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  Act 1 Scene 9

page Act 1 Scene 9 Page 3

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A long flourish. They all cry ‘Martius! Martius!’ cast up their caps and lances: COMINIUS and LARTIUS stand bare
A long trumpet blast is heard. They all cry “Martius! Martius!” and throw their caps and lances into the air. COMINIUS and LARTIUS stand respectfully without their hats.


May these same instruments, which you profane,
Never sound more! when drums and trumpets shall
I’ the field prove flatterers, let courts and cities be
50Made all of false-faced soothing!
When steel grows soft as the parasite’s silk,
Let him be made a coverture for the wars!
No more, I say! For that I have not wash’d
My nose that bled, or foil’d some debile wretch.—
55Which, without note, here’s many else have done,—
You shout me forth
In acclamations hyperbolical;
As if I loved my little should be dieted
In praises sauced with lies.


May these instruments, which you play in the wrong moment, never make a sound again! If drums and trumpets could flatter the enemy into submission in battle, then we should build our courts and cities on their false praise! When steel grows soft as the diplomat’s silk, let us make an army of diplomats! Stop all this flattery! Because I haven’t washed my bloody nose or because I triumphed over some weakling—which, you fail to note, many others have done, too—you praise me in overstated terms, as if I enjoyed having my small achievements puffed up with exaggerations.


60Too modest are you;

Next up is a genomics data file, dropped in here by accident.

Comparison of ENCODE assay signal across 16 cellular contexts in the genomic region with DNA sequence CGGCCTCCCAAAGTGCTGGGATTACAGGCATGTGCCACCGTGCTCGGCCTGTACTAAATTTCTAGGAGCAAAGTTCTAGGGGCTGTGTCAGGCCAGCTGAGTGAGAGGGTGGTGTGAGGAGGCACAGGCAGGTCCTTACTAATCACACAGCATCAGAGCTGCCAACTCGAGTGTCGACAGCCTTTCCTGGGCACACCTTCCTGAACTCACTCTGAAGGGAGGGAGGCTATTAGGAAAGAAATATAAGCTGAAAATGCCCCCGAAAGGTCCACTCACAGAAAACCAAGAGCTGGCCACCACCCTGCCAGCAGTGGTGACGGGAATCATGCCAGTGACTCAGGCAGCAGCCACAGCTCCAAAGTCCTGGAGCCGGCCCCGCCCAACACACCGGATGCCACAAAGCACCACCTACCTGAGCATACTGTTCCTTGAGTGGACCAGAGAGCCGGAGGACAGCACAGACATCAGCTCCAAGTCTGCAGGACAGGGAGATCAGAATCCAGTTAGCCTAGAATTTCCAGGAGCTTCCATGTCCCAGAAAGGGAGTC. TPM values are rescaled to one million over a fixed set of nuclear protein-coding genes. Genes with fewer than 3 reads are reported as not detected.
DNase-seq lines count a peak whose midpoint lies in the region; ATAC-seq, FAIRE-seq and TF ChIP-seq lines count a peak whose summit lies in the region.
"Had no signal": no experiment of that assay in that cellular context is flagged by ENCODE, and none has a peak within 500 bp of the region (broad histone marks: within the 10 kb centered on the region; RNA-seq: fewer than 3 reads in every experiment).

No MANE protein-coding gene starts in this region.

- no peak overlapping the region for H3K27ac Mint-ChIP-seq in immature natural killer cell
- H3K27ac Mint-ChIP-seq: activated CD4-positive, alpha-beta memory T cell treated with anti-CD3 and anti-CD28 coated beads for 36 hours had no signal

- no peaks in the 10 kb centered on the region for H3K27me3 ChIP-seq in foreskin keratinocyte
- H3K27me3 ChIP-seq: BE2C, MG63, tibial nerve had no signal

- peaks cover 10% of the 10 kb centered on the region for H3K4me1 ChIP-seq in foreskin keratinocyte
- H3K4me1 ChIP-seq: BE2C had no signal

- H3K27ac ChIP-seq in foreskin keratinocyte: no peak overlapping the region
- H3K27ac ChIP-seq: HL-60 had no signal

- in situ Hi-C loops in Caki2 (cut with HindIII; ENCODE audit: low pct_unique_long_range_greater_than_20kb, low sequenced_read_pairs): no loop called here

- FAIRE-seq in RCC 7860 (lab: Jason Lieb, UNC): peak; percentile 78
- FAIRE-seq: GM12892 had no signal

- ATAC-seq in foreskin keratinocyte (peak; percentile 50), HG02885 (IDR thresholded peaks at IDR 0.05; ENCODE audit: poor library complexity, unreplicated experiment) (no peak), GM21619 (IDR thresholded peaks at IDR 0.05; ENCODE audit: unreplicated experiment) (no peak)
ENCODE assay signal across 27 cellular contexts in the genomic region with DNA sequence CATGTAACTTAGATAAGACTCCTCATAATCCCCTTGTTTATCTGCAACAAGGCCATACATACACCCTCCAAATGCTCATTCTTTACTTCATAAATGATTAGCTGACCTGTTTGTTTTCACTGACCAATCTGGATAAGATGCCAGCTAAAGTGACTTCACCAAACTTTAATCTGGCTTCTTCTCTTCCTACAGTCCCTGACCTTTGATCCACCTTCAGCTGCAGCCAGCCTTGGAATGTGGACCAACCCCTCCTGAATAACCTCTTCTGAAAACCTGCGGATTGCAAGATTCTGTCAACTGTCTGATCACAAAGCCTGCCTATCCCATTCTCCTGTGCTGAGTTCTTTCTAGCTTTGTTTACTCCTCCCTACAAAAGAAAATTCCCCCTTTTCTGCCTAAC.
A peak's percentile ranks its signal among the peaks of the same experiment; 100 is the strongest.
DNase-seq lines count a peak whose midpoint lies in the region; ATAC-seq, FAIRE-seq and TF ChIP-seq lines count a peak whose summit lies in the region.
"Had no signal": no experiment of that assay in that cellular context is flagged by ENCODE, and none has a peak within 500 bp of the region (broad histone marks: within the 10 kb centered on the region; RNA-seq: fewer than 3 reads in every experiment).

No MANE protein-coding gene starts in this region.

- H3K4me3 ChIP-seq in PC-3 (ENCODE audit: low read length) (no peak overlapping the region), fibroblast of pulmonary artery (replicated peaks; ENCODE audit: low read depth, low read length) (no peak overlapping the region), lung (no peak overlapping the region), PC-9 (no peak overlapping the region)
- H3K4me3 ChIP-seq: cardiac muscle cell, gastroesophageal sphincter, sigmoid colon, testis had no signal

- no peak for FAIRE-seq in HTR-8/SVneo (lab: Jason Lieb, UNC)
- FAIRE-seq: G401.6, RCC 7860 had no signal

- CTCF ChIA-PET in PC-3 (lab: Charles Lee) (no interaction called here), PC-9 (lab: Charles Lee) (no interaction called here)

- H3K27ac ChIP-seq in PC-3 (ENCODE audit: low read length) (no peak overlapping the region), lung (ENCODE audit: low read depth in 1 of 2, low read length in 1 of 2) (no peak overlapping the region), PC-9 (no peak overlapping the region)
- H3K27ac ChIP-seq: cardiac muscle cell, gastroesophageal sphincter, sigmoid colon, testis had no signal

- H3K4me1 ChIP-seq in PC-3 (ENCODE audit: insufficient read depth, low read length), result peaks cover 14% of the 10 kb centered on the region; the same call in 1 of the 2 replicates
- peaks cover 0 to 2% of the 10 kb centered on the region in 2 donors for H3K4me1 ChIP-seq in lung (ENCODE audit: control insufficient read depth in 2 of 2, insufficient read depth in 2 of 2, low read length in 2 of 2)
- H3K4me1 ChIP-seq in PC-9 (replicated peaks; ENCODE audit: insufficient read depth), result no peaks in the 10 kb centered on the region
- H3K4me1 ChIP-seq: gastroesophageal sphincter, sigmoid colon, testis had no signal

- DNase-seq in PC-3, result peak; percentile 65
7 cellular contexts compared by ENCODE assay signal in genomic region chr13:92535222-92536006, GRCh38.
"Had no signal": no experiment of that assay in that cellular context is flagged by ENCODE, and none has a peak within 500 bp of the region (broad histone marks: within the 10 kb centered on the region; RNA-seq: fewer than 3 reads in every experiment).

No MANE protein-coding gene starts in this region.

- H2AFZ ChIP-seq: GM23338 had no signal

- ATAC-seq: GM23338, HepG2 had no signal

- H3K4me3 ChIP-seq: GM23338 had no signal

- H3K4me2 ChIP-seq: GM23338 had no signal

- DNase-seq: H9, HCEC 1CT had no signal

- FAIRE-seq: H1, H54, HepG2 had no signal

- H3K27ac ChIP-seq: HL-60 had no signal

More cruel to your good report than grateful
To us that give you truly: by your patience,
If ’gainst yourself you be incensed, we’ll put you,
Like one that means his proper harm, in manacles,
65Then reason safely with you. Therefore, be it known,
As to us, to all the world, that Caius Martius
Wears this war’s garland: in token of the which,
My noble steed, known to the camp, I give him,
With all his trim belonging; and from this time,
70For what he did before Corioli, call him,
With all the applause and clamour of the host,
The addition nobly ever!


You’re too modest. You express more resentment about the praise we offer than you express gratitude for our true account of your service. Allow me to suggest that if you’re going to get upset, we’ll tie you up as we would someone suicidal and then reason with you. It must be known, not only to us but to all the world, that Caius Martius is the hero of this war. So I give you my magnificent horse, whose value is known to our men, and all his equipment. And from this time on, in honor of what you did in Corioles, you will be called, with all the applause and clamor you deserve, Caius Martius Coriolanus! Use this additional title nobly, always!